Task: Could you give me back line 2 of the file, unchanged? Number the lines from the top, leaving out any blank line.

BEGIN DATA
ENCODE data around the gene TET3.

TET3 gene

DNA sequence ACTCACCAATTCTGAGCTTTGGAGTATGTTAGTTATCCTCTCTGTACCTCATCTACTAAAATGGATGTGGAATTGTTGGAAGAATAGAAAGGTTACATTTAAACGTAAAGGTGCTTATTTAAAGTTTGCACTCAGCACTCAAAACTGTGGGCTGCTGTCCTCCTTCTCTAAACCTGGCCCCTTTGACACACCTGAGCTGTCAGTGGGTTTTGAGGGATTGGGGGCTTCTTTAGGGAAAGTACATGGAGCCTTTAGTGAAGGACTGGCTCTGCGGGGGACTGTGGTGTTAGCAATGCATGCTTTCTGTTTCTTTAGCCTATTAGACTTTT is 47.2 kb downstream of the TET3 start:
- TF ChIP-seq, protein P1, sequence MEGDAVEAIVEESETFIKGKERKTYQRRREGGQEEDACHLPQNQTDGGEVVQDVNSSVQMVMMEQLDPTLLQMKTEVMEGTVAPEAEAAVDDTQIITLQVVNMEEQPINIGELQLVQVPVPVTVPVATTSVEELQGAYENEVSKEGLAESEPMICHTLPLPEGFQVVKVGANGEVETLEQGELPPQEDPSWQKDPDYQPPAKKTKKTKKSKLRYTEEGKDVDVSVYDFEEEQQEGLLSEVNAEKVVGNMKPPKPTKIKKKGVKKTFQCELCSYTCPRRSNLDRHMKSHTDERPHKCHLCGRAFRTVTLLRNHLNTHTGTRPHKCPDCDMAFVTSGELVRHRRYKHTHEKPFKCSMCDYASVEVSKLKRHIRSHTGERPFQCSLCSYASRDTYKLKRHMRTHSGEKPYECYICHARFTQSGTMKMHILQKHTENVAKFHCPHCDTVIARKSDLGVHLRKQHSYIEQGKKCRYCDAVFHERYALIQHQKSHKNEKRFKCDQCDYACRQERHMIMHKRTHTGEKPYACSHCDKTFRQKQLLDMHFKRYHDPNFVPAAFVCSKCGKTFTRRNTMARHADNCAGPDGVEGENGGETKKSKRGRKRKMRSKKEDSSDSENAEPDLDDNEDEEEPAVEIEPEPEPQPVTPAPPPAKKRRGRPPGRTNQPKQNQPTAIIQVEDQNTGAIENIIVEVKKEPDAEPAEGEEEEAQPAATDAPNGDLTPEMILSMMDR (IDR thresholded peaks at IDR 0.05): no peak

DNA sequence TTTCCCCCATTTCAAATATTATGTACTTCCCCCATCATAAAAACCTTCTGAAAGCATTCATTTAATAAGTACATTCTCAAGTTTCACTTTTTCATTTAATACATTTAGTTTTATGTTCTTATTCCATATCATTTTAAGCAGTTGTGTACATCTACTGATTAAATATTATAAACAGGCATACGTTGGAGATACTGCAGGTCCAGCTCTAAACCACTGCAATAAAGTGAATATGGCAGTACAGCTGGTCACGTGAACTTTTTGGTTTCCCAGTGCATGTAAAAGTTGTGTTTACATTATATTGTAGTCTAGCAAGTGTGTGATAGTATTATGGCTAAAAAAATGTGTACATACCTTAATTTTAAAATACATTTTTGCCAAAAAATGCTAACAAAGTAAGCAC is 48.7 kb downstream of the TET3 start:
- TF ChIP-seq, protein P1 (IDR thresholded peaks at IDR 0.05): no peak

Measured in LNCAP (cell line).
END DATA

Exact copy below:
TET3 gene